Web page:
# Hermann Weyl

## German mathematician (1885–1955) / From Wikipedia, the free encyclopedia

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**Hermann Klaus Hugo Weyl**, ForMemRS[2] (German: [vaɪl]; 9 November 1885 – 8 December 1955) was a German mathematician, theoretical physicist, logician and philosopher. Although much of his working life was spent in Zürich, Switzerland, and then Princeton, New Jersey, he is associated with the University of Göttingen tradition of mathematics, represented by Carl Friedrich Gauss, David Hilbert and Hermann Minkowski.

**Quick facts: Hermann Weyl, Born, Died, Alma mater, Kn...**▼

Hermann Weyl | |
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Born | Hermann Klaus Hugo Weyl (1885-11-09)9 November 1885 |

Died | 8 December 1955(1955-12-08) (aged 70) |

Alma mater | University of Munich University of Göttingen |

Known for | List of topics named after Hermann Weyl Ontic structural realism[1] Wormhole |

Spouses | Friederike Bertha Helene Joseph (nickname "Hella") (1893–1948) Ellen Bär (née Lohnstein) (1902–1988) |

Children | Fritz Joachim Weyl (1915–1977) Michael Weyl (1917–2011) |

Awards | Fellow of the Royal Society[2] Lobachevsky Prize (1927) Gibbs Lecture (1948) |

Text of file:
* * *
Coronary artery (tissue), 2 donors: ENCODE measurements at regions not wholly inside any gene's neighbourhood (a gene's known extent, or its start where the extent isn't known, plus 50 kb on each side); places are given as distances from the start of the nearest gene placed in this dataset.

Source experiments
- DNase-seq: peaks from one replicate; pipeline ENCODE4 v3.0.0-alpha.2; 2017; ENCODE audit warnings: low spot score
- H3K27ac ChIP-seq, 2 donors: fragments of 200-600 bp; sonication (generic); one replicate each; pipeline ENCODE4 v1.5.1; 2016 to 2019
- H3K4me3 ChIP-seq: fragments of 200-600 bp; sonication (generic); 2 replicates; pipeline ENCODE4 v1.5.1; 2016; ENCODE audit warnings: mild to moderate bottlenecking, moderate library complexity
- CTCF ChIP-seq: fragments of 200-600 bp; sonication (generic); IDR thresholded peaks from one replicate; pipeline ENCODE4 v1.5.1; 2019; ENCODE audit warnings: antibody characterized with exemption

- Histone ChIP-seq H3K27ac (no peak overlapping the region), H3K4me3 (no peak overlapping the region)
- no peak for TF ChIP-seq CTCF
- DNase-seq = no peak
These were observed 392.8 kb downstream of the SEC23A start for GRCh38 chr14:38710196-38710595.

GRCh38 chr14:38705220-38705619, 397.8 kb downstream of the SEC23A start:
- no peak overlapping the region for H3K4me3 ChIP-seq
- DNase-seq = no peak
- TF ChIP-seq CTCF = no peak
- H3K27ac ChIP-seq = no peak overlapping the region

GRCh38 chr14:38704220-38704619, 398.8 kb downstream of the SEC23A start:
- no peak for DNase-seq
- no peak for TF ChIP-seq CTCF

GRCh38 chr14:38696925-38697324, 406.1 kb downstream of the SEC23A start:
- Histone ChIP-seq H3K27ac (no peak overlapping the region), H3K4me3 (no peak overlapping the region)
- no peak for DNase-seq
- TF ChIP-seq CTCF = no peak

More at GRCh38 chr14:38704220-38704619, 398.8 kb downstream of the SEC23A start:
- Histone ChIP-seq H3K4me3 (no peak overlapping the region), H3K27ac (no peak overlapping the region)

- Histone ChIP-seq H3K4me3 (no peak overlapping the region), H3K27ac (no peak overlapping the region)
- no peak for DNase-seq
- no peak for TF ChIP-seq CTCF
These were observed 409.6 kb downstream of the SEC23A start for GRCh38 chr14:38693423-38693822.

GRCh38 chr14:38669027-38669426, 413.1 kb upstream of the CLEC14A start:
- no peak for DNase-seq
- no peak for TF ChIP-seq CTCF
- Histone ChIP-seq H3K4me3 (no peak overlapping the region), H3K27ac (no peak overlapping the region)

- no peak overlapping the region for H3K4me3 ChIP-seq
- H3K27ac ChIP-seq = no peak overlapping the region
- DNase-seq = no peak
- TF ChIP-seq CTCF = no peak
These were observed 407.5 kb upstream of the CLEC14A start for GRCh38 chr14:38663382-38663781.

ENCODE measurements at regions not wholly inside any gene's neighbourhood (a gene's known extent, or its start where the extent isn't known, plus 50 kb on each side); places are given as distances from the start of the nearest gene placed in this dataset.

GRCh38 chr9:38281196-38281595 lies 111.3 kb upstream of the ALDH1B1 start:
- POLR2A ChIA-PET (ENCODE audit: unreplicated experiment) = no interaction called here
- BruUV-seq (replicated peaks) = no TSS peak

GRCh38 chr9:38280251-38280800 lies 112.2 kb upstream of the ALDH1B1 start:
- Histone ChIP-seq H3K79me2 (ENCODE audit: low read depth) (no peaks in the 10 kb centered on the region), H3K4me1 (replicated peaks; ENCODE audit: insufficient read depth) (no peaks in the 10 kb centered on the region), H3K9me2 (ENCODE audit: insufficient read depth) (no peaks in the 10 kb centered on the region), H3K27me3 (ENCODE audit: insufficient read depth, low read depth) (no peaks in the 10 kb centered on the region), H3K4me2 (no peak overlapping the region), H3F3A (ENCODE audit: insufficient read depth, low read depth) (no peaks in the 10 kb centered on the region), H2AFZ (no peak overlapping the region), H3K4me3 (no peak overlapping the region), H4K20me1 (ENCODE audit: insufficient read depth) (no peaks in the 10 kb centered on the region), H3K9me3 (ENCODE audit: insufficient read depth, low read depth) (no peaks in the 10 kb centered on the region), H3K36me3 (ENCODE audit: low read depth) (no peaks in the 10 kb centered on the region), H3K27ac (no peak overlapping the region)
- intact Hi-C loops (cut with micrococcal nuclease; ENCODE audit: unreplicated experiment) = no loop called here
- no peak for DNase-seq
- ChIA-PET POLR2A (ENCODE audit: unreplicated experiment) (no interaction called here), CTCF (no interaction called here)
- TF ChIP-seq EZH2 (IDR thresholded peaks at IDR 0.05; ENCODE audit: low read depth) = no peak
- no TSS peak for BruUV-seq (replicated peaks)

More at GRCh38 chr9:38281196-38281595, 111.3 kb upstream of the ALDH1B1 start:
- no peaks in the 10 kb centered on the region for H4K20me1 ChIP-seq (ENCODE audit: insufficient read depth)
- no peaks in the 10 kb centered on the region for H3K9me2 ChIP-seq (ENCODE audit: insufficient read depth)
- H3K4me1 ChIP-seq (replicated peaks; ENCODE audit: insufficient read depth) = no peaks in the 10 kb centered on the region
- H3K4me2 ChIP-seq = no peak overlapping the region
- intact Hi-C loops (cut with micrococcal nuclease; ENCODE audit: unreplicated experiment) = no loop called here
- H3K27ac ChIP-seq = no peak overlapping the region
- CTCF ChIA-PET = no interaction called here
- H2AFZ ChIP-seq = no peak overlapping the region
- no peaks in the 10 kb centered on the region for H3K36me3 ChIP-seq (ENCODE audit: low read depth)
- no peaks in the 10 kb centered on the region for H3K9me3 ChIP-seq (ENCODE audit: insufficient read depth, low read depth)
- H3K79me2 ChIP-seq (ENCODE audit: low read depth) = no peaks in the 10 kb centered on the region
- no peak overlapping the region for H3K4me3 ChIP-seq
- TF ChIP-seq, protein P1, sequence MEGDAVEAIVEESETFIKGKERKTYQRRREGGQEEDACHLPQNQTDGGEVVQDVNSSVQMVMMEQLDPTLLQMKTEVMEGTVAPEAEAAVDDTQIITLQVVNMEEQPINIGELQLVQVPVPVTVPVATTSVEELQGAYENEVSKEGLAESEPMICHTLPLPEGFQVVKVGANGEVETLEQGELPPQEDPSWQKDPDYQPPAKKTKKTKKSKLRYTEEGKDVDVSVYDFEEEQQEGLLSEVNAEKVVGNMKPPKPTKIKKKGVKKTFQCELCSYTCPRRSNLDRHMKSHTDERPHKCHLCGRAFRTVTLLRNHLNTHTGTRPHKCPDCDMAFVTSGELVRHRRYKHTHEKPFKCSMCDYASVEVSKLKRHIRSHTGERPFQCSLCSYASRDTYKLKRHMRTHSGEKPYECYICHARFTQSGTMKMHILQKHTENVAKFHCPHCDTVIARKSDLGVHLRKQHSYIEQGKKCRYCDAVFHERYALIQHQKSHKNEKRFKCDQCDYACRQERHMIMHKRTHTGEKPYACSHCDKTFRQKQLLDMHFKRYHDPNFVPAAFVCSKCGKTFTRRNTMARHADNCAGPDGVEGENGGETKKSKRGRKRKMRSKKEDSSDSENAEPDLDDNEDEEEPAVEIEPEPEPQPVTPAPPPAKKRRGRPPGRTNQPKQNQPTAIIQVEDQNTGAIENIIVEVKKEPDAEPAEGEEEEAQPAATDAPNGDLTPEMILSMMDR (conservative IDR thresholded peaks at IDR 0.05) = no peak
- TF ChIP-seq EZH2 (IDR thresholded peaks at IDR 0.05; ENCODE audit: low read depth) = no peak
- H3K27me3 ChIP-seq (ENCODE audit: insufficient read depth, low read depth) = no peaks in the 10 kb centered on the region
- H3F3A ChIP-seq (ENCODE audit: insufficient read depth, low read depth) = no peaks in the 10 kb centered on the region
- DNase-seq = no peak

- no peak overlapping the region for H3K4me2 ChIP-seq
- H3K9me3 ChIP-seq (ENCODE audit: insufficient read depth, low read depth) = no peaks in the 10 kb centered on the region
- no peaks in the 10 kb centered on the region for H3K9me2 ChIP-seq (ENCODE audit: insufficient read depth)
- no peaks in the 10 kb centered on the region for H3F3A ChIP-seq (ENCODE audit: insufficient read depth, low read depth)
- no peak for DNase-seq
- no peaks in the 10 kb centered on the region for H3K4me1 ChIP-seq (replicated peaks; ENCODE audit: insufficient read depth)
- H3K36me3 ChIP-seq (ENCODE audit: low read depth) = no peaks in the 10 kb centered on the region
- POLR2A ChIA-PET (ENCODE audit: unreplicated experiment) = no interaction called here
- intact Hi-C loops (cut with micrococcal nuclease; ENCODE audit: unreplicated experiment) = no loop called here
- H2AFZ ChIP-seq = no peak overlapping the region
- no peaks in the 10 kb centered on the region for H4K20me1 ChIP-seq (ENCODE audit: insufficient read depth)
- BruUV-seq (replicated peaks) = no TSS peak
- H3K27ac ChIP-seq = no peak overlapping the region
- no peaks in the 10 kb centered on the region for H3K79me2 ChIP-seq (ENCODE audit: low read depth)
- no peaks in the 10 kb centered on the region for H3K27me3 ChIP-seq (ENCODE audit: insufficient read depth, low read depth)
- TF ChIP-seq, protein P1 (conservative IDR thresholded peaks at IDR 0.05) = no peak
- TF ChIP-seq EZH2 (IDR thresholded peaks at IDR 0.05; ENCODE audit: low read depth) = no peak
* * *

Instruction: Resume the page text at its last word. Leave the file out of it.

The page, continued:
Scientific career | |

Fields | Pure mathematics, Mathematical physics, Foundations of Mathematics |

Institutions | Institute for Advanced Study University of Göttingen ETH Zürich |

Thesis | Singuläre Integralgleichungen mit besonder Berücksichtigung des Fourierschen Integraltheorems (1908) |

Doctoral advisor | David Hilbert[3] |

Doctoral students | |

Other notable students | Saunders Mac Lane |

Signature | |

His research has had major significance for theoretical physics as well as purely mathematical disciplines such as number theory. He was one of the most influential mathematicians of the twentieth century, and an important member of the Institute for Advanced Study during its early years.[4][5]

Weyl contributed to an exceptionally[6] wide range of mathematical fields, including works on space, time, matter, philosophy, logic, symmetry and the history of mathematics. He was one of the first to conceive of combining general relativity with the laws of electromagnetism. Freeman Dyson wrote that Weyl alone bore comparison with the "last great universal mathematicians of the nineteenth century", Poincaré and Hilbert.[6] Michael Atiyah, in particular, has commented that whenever he examined a mathematical topic, he found that Weyl had preceded him.[7]

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